It has been one of the sturdiest, most often-performed English-language farces of the last three decades. The Complete Works of William Shakespeare (Abridged), often known with pseudo-Elizabethan spellings (The Compleat Wrks of Wllm Shkspr), arose from hip sketches performed at California renaissance fairs in the mid-1980s.
Along with international acclaim, it was an early success for Ronnie Bell’s Syracuse Shakespeare Festival when the outfit moved indoors. Experienced company regulars drew audiences and filled the house, prompting two runs. That production has nothing to do with this one.
The current mounting opened last weekend at Syracuse University’s Cantor Warehouse Theatre under the Syracuse Shakespeare Festival aegis in cooperation with an entity known as “the OCC Players.” Much as we recognize Onondaga Community College as a formidable cultural asset, the OCC Players have not previously attracted the Syracuse New Times’ scrutiny. As the once-estimable OCC Theater Department was abolished 30 years ago, the three players appearing here could fairly be called newcomers to the scene.
Shannon Keys cites being in four shows, without supplying a company name or role, while Tim Ranger has appeared in ensembles or unspecified roles, and Donte Calabrese is making his performing debut here. The most recognizable name in the program is costumer Barbara Toman.
Youthful energy, even when inexperienced, can be an asset. Some of the best moments in this show come in ad-libs and the brash interactions with the audience, where smiling stooges happily play along with the gags. Slapstick elements, such as an arthritic Polonius with a walker, are delivered with gusto.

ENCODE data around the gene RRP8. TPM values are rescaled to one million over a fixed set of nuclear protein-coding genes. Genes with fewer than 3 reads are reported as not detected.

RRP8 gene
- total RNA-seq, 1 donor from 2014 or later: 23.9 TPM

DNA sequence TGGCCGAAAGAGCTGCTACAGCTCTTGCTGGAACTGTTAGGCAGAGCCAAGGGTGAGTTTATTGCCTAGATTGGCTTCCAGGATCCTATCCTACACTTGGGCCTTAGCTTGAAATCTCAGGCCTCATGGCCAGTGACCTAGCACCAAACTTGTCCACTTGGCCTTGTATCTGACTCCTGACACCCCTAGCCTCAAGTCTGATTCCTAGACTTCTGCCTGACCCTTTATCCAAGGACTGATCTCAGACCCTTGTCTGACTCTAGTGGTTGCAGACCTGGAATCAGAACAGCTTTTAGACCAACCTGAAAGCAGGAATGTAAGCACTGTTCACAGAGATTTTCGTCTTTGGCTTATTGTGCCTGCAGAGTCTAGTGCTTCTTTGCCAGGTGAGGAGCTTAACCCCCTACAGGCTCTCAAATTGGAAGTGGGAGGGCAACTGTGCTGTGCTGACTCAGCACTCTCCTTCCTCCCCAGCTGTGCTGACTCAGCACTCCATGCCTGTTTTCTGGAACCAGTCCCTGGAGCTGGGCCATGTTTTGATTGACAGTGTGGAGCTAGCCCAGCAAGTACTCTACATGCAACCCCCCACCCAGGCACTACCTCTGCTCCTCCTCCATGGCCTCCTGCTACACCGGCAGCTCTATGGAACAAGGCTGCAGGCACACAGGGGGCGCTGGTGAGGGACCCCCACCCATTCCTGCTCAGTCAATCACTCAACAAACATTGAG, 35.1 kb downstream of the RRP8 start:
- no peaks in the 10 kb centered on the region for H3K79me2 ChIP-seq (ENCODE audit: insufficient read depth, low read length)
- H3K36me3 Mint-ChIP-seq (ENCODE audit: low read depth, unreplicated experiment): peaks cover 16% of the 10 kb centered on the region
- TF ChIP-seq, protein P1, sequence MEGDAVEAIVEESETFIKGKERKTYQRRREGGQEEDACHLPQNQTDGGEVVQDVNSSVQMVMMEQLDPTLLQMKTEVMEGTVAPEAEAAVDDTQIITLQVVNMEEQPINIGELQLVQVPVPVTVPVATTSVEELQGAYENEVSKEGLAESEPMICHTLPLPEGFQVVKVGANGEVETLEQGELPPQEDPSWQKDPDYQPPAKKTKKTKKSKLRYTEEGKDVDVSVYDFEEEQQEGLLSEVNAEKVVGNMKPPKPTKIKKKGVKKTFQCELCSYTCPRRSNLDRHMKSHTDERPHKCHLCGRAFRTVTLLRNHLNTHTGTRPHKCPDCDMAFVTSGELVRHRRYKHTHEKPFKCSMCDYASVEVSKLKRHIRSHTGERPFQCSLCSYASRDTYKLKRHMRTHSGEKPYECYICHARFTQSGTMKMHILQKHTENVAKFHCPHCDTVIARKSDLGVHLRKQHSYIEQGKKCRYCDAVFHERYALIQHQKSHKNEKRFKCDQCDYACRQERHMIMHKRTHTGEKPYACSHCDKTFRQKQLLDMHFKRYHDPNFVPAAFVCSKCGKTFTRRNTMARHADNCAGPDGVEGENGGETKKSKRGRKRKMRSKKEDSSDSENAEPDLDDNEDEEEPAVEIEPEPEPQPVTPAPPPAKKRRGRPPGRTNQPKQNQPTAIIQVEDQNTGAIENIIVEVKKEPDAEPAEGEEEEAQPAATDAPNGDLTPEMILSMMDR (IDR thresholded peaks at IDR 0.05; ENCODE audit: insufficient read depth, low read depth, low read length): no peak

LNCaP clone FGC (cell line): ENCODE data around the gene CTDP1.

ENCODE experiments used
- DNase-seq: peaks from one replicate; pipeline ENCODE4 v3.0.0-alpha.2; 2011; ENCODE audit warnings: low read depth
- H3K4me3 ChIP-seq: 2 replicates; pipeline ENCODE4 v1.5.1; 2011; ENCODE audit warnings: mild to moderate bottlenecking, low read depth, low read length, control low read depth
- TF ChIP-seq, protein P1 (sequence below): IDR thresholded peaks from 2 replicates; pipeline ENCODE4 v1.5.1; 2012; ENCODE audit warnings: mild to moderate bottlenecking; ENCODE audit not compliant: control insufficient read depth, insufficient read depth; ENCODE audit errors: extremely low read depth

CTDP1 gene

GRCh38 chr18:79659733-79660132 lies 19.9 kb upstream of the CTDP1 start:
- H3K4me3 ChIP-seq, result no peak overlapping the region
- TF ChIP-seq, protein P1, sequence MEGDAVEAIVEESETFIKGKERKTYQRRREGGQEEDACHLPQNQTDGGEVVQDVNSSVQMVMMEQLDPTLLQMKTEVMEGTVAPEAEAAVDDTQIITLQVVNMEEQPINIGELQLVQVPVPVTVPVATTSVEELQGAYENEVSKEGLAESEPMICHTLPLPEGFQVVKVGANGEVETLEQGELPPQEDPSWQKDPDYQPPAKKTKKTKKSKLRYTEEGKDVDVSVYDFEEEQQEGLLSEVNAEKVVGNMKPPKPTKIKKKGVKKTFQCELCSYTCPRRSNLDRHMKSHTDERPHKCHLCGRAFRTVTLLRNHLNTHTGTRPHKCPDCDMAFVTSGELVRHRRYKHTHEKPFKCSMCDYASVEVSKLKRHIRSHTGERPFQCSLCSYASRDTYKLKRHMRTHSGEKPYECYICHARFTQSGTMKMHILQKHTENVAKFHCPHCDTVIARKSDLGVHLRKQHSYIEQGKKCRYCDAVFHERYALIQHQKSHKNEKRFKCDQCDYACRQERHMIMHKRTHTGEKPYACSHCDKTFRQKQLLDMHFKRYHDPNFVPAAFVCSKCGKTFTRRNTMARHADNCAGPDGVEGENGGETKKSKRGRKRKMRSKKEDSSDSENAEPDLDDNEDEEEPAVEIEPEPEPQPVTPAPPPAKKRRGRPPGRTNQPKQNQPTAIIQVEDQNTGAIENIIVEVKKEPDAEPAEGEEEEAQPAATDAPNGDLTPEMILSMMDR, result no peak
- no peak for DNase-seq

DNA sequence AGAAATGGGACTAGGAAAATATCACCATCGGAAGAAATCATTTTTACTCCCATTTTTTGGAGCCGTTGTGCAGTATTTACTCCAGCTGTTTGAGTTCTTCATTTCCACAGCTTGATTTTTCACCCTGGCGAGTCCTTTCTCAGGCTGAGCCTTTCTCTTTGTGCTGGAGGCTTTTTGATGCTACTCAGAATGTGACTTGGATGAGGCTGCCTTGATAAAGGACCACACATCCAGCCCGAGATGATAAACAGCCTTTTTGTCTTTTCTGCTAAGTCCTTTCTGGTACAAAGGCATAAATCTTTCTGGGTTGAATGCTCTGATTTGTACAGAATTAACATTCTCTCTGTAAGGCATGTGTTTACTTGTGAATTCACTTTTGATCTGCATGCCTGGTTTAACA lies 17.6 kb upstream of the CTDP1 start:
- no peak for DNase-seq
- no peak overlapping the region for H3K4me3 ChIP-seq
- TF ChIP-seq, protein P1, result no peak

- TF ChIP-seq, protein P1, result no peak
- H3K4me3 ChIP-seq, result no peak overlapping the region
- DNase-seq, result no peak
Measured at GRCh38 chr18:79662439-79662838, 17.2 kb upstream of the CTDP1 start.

But a comedy spoofing Shakespeare is still Shakespeare. A company not prepared to meet the verbal demands of the dialogue is cheating us out of much of the fun.
Adam Long, Daniel Singer and Jess Winfield, who wrote and appeared in the original Abridged, came with the brilliant diction of performers prepared for Oscar Wilde or W.S. Gilbert. The text they prepared constantly makes wordplay with well-known quotations from the 37 stage works. Even if the audience is unfamiliar with the more obscure dramas, the rapidly juxtaposed snatches of dialogue generate the spark of laughter.
Often the humor relies on puns, a well-known Shakespearean weakness. Most of these fall flat, of which the most painful is the excuse not to spoof Coriolanus because the title “sounds dirty.” It must be pronounced dirty, however. Perhaps 5 percent of the dialogue was not comprehensible in the first row of the audience.
Director Vernon Macklin, whose previous credits are not cited, appears to have held the reins loosely. Here blocking seems random, and cues are ignored. The many weaknesses of the performance come together in what is supposed to be a series of finales. This is a convention from French farce in which all the action of the entire work is repeated at breakneck speed, then in an additional twist it’s done yet again backward. It’s supposed to be a bravura burst of fireworks to showcase the disciplined command performers have over their material, but those fireworks fizzle out here.
The Complete Works of William Shakespeare (Abridged) relocates to the Recital Hall at OCC’s Onondaga Hill campus on Friday, April 22, and Saturday, April 23, as a part of the college’s Shakespeare 400 celebration.